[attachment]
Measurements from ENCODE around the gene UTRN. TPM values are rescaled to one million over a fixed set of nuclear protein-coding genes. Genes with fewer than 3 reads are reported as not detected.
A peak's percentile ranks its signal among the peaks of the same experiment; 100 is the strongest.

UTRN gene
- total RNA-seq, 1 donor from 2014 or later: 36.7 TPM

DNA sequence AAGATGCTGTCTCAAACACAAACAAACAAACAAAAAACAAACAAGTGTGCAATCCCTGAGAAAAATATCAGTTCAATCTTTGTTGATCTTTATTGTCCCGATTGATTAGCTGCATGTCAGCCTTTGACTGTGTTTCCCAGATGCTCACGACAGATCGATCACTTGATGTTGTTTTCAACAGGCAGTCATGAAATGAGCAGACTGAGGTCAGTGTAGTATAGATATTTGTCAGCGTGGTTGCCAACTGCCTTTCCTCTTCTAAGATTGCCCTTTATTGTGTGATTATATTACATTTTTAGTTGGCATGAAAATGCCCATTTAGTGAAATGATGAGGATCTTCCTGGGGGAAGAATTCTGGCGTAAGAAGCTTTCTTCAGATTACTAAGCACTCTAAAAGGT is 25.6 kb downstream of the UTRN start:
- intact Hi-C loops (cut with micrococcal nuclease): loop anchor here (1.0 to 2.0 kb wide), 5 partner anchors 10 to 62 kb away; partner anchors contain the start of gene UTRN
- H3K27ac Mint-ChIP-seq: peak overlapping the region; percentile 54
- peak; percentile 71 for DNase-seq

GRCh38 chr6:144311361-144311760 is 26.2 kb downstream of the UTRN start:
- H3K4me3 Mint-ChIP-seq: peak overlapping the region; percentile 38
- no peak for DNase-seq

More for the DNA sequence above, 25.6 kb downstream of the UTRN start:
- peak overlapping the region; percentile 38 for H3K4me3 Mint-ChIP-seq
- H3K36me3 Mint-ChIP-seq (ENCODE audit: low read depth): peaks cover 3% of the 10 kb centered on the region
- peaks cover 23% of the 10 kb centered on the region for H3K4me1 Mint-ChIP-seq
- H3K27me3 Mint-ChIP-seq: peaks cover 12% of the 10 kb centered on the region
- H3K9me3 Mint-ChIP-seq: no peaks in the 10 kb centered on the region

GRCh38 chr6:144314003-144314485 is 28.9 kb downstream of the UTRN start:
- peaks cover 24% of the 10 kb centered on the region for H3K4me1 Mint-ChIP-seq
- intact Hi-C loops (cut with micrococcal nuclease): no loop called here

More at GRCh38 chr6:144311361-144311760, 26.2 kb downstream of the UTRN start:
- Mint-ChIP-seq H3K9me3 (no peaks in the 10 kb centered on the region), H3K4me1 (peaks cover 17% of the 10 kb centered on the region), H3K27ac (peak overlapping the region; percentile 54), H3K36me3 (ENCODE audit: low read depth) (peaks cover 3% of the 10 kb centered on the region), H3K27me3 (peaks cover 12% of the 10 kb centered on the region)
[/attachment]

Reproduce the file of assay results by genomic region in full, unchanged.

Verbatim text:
Measurements from ENCODE around the gene UTRN. TPM values are rescaled to one million over a fixed set of nuclear protein-coding genes. Genes with fewer than 3 reads are reported as not detected.
A peak's percentile ranks its signal among the peaks of the same experiment; 100 is the strongest.

UTRN gene
- total RNA-seq, 1 donor from 2014 or later: 36.7 TPM

DNA sequence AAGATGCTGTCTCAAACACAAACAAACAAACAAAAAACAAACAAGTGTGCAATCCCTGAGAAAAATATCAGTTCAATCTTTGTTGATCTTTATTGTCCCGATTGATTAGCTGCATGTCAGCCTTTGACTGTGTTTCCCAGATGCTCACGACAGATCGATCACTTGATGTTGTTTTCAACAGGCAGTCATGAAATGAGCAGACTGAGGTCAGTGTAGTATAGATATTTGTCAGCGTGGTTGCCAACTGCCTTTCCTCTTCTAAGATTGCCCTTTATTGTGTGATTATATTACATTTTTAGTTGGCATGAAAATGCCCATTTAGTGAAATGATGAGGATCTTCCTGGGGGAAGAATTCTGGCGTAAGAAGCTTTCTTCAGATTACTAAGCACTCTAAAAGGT is 25.6 kb downstream of the UTRN start:
- intact Hi-C loops (cut with micrococcal nuclease): loop anchor here (1.0 to 2.0 kb wide), 5 partner anchors 10 to 62 kb away; partner anchors contain the start of gene UTRN
- H3K27ac Mint-ChIP-seq: peak overlapping the region; percentile 54
- peak; percentile 71 for DNase-seq

GRCh38 chr6:144311361-144311760 is 26.2 kb downstream of the UTRN start:
- H3K4me3 Mint-ChIP-seq: peak overlapping the region; percentile 38
- no peak for DNase-seq

More for the DNA sequence above, 25.6 kb downstream of the UTRN start:
- peak overlapping the region; percentile 38 for H3K4me3 Mint-ChIP-seq
- H3K36me3 Mint-ChIP-seq (ENCODE audit: low read depth): peaks cover 3% of the 10 kb centered on the region
- peaks cover 23% of the 10 kb centered on the region for H3K4me1 Mint-ChIP-seq
- H3K27me3 Mint-ChIP-seq: peaks cover 12% of the 10 kb centered on the region
- H3K9me3 Mint-ChIP-seq: no peaks in the 10 kb centered on the region

GRCh38 chr6:144314003-144314485 is 28.9 kb downstream of the UTRN start:
- peaks cover 24% of the 10 kb centered on the region for H3K4me1 Mint-ChIP-seq
- intact Hi-C loops (cut with micrococcal nuclease): no loop called here

More at GRCh38 chr6:144311361-144311760, 26.2 kb downstream of the UTRN start:
- Mint-ChIP-seq H3K9me3 (no peaks in the 10 kb centered on the region), H3K4me1 (peaks cover 17% of the 10 kb centered on the region), H3K27ac (peak overlapping the region; percentile 54), H3K36me3 (ENCODE audit: low read depth) (peaks cover 3% of the 10 kb centered on the region), H3K27me3 (peaks cover 12% of the 10 kb centered on the region)